Category: library of doom

Arkham Asylum: A Serious House on Serious Earth

By Grant Morrison and Dave McKean
15th Anniversary Edition published in 2004 by DC Comics

This won’t be a traditional Library of Doom review because I imagine at this point in human history, 20 years after its initial publication, there are probably few people interested in a traditional review of Arkham Asylum. Prior to last night, I was probably one of the few remaining regular comics readers in 2009 who had yet to read this book, in spite of my good intentions. But last night, I had a 30% off coupon to use, so here we go.

Honestly I wasn’t all that excited by the main story. It was interesting to read, worth a little effort to think about, and somewhat pleasing to look at. I seem to have shackled myself quite a bit with this pervasive awareness of my place in the comics review timeline, but I’m just not sure I’m going to have too much to offer in terms of Unique Takes on This Story.

But that’s okay, because I ended up really enjoying the book once I got to the bonus materials. For the Anniversary Edition, DC has included Morrison’s script for the book, including some contemporary notes from the author. Sometimes I skip things like this, but I was underwhelmed enough by the feature presentation that I hoped I’d get a little good out of reading the appendix.

Reviews: XKCD Volume 0

In my secret, not very interesting real life, I’m a web “professional,” which is to say I spend eight hours a day fixing HTML code. My sweet, sweet refuge is XKCD, updated every Monday – Wednesday – Friday.

Time Well-Served With Criminal

Criminal vol. 2, “Lawless”

Criminal vol. 2, “Lawless”

I know other Doomkopfers have already praised Criminal up and down in the 2008 year-in review (2007, too), but I’m new here, and feel like I ought to send another good word to the creative team. It’s the kind of book that was written just for me. My first experience with writer Ed Brubaker was on his continuing run on Captain America, the first post-2000 take on the character that was actually any good. When I found out he was starting some creator-owned series I was interested, and when I found out it was called “Criminal”, I was a guaranteed buyer. I love the cop & criminal genres: detective stories, film noir, heists. They’re 20th century westerns. A battle between the black hats and the white hats, only their roles are so often interchanged.

Anyway, Brubaker is built for stories like these. (more…)

The Book of Lies

By Brad Meltzer (W)
Published by Grand Central Publishing, 2008; 336 pages; $25.99

Comparisons between The Book of Lies and The DaVinci Code are probably unavoidable; they’re mystery / murder / thrillers in which the protagonists seek to solve an ancient mystery. In some ways, this is like The DaVinci Code for comics fans, because the Siegel family and the creation of Superman are at the core of this story.

Without giving away anything more than is what included on the inside flap, Cal Harper is reunited with his estranged father under peculiar circumstances. As they end up in the sights of a murderous religious zealot, they attempt to simultaneously solve the mystery of who killed Mitchell Siegel in 1932, discover the weapon that Cain used to kill Abel, and save their own lives as the mystery deepens and the body count rises.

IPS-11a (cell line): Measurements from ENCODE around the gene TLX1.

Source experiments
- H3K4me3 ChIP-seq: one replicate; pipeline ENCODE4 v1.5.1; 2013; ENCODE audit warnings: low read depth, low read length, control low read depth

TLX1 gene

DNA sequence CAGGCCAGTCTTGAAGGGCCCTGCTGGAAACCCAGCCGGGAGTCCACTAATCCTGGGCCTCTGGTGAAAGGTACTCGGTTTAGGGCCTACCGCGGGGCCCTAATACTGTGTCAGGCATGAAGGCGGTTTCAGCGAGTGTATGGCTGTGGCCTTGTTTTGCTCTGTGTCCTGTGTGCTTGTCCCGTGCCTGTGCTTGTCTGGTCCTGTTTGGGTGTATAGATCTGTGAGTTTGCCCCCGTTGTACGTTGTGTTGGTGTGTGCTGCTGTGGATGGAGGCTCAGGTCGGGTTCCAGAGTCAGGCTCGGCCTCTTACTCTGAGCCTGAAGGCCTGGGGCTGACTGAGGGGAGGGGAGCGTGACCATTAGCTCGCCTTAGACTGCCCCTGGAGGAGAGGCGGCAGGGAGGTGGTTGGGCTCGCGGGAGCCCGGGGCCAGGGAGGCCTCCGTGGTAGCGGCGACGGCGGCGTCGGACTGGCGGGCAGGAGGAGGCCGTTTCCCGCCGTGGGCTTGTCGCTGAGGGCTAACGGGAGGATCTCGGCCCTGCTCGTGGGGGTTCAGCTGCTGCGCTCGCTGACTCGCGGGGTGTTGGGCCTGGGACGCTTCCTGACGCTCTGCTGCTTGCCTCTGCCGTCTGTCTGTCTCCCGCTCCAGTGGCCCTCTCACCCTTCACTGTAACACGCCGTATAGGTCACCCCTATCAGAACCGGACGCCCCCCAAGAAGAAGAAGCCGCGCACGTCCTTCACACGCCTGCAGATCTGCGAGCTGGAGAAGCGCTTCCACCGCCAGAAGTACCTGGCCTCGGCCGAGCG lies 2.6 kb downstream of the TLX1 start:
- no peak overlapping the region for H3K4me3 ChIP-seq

The Good:
This book has a fun plot that never suffers under the weight of the conspiracy structure. Meltzer paces and places the interwoven storylines to great effect, weaving in and out of them to reveal just enough information to propel the story and keep the drama tense.

He does a great job of rewarding the reader upon revealing a few mysteries — there are some “hidden in plain sight” clues dispersed throughout the book that draw absolutely no attention to themselves at the time. His red herrings range from the subtle to the overt, and it kept me guessing and then sure … then guessing again and then sure … until the point when he decides the reader should know.

The characters are diverse and believable, and it’s easy to find oneself rooting for and against the same character with just a few minor turns. The good guys have their flaws and the villains have their virtues. There is very little ambiguity that’s not easily justified by the story.

The comic book aspect of the book is likely an attraction for comics readers, but it should in no way be a deterrent for non-comics fans. The Siegel / Superman content is less geek-out potential and more like a nod of appreciation for the history; it’s presented in a completely accessible way for those who’ve never read a Superman comic or even cared to.

The Adventures of Blake & Mortimer vol. 4: The Francis Blake Affair

By Jean Van Hamme (W)
and Ted Benoit (A)

Published by Cinebook, 2008; 68 pages; $15.95

The Adventures of Blake & Mortimer is a reprint series of comics starring characters created by Belgian writer / artist Edgar P. Jacobs in the 1940s. The first three volumes issued by Cinebook were works created by Jacobs. After Jacobs passed away in 1987, the series was revived by other creators. Volume 4, The Francis Blake Affair, is the first post-Jacobs entry among the Cinebook translations.